The legislation will boost efforts to protect customers, building upon a previous gazette notice that blocked lenders from blacklisting non-performing loans below Ksh 1000. The CBK also withdrew submissions of unregulated mobile loan platforms into Credit Reference Bureau. The withdrawal came after complaints of misuse over data in the Credit Information Sharing (CIS) System available for lenders.
Last year, Kenya had over 49 platforms providing mobile loans, taking advantage of regulation gaps to charge obscene rates as high as 150% a year. While most platforms allow borrowers to prepay within a month, creditors still pay the full amount plus interest.
Amendments in the CBK Act will help shield consumers from high-interest rates as well as offer transparency on terms of digital loans.
Scope Markets Kenya customers to have instant access to global financial markets
NAIROBI, Kenya, Jul 20 – Clients trading through the Scope Markets Kenya trading platform will get instant access to global financial markets and wider investment options.
This follows the launch of a new Scope Markets app, available on both the Google PlayStore and IOS Apple Store.
The Scope Markets app offers clients over 500 investment opportunities across global financial markets.
The Scope Markets app has a brand new user interface that is very user friendly, following feedback from customers.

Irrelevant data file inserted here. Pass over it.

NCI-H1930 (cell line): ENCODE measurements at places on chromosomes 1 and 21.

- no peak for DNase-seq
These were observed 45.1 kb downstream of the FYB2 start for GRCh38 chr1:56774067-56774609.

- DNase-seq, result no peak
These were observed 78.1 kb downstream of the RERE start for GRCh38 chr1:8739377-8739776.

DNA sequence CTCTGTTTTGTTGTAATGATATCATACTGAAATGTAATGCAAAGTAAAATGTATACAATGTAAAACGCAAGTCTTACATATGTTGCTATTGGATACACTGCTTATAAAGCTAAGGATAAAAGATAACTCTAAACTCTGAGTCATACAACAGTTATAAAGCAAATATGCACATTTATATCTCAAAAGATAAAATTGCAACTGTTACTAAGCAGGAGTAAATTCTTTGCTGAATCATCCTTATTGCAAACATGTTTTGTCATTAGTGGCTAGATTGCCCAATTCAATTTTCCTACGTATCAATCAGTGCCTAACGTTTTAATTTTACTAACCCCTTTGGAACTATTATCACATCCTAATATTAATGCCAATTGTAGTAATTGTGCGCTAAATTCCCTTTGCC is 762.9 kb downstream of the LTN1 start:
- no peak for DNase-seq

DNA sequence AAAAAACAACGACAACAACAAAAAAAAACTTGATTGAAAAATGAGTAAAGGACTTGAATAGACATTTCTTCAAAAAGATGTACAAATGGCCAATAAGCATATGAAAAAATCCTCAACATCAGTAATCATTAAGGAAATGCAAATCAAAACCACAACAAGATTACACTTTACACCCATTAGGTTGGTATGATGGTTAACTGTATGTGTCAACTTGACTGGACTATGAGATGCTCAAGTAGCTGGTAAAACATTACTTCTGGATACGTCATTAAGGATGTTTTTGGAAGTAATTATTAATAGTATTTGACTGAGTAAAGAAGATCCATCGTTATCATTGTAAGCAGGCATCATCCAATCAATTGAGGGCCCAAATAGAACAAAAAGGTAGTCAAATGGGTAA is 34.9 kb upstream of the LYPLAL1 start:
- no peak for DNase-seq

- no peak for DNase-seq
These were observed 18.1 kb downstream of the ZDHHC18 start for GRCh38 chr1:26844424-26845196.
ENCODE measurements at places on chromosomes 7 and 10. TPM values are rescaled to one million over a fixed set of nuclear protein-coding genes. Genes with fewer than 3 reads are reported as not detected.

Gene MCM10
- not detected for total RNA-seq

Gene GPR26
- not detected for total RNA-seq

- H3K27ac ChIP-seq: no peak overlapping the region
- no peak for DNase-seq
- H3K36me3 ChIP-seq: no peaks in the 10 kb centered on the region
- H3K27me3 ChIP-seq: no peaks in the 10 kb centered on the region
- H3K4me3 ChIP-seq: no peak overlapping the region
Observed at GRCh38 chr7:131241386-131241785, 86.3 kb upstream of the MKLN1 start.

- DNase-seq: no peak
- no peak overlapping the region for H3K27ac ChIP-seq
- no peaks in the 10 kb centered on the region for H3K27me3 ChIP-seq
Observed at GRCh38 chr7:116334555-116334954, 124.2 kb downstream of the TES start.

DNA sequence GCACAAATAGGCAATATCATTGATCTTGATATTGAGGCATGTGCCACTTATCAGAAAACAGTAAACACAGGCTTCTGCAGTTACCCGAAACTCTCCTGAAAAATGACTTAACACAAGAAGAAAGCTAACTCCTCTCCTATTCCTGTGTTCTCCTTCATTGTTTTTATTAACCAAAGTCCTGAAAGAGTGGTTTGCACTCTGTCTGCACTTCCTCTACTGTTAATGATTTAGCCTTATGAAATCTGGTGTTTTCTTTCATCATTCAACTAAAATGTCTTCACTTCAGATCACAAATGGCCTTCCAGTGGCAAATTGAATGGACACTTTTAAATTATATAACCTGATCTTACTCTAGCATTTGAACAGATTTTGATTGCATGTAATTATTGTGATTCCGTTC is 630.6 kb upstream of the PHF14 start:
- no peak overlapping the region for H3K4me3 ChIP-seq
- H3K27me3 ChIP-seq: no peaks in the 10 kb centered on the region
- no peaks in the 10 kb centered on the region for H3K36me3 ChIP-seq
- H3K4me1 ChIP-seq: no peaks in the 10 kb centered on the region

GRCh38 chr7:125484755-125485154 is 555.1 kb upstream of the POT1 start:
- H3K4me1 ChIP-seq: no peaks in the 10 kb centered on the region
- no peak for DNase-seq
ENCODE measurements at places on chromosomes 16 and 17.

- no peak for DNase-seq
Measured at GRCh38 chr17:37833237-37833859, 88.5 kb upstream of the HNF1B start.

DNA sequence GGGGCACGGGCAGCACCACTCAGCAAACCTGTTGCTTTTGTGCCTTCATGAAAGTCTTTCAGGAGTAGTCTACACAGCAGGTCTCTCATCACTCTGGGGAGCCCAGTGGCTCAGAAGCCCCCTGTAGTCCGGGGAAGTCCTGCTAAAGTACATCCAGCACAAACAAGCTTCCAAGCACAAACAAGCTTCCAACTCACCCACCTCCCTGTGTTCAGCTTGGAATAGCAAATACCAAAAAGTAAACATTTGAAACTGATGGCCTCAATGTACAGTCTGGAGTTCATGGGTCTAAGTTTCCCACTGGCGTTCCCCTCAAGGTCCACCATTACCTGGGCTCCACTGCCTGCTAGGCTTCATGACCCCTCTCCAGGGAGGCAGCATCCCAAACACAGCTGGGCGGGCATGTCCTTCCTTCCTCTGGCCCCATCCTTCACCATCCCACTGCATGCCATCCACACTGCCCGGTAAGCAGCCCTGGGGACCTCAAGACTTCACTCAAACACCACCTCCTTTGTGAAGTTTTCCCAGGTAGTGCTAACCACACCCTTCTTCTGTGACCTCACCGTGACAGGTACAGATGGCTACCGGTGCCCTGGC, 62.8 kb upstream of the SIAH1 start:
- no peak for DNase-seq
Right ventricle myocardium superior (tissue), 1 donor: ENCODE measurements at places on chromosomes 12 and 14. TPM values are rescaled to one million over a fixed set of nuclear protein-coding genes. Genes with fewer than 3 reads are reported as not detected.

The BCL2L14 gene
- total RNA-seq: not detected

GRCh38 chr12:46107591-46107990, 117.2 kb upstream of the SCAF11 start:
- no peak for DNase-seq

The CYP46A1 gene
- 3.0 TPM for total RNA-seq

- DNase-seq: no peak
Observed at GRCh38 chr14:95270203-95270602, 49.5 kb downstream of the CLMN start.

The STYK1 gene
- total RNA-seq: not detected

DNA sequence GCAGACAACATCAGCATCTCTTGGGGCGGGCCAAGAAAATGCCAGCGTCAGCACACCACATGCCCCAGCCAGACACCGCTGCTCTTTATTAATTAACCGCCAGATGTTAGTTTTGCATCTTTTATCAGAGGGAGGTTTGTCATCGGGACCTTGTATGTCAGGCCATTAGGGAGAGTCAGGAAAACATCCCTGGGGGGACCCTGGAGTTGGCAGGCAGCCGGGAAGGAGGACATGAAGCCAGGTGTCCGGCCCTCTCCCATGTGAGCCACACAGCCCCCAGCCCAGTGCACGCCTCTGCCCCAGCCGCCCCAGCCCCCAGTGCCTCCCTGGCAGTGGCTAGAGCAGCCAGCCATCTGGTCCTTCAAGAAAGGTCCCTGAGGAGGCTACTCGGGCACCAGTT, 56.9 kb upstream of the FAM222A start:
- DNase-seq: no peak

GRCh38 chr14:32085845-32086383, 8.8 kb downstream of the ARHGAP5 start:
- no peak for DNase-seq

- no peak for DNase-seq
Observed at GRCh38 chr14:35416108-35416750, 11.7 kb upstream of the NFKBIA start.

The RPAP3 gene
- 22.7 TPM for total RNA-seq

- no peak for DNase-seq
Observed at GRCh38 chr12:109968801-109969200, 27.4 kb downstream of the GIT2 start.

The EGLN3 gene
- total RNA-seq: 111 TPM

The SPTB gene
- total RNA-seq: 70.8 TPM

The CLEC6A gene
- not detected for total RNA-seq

The application offers real-time quotes; newsfeeds; research facilities, and a chat feature which enables a customer to make direct contact with the Customer Service Team during trading days (Monday to Friday).
The platform also offers an enhanced client interface including catering for those who trade at night.
The client will get instant access to several asset classes in the global financial markets including; Single Stocks CFDs (US, UK, EU) such as Facebook, Amazon, Apple, Netflix and Google, BP, Carrefour; Indices (Nasdaq, FTSE UK), Metals (Gold, Silver); Currencies (60+ Pairs), Commodities (Oil, Natural Gas).
The launch is part of Scope Markets Kenya strategy of enriching the customer experience while offering clients access to global trading opportunities.
Scope Markets Kenya CEO, Kevin Ng’ang’a observed, “the Sope Markets app is very easy to use especially when executing trades. Customers are at the heart of everything we do. We designed the Scope Markets app with the customer experience in mind as we seek to respond to feedback from our customers.”
He added that enhancing the client experience builds upon the robust trading platform, Meta Trader 5, unveiled in 2019, enabling Scope Markets Kenya to broaden the asset classes available on the trading platform.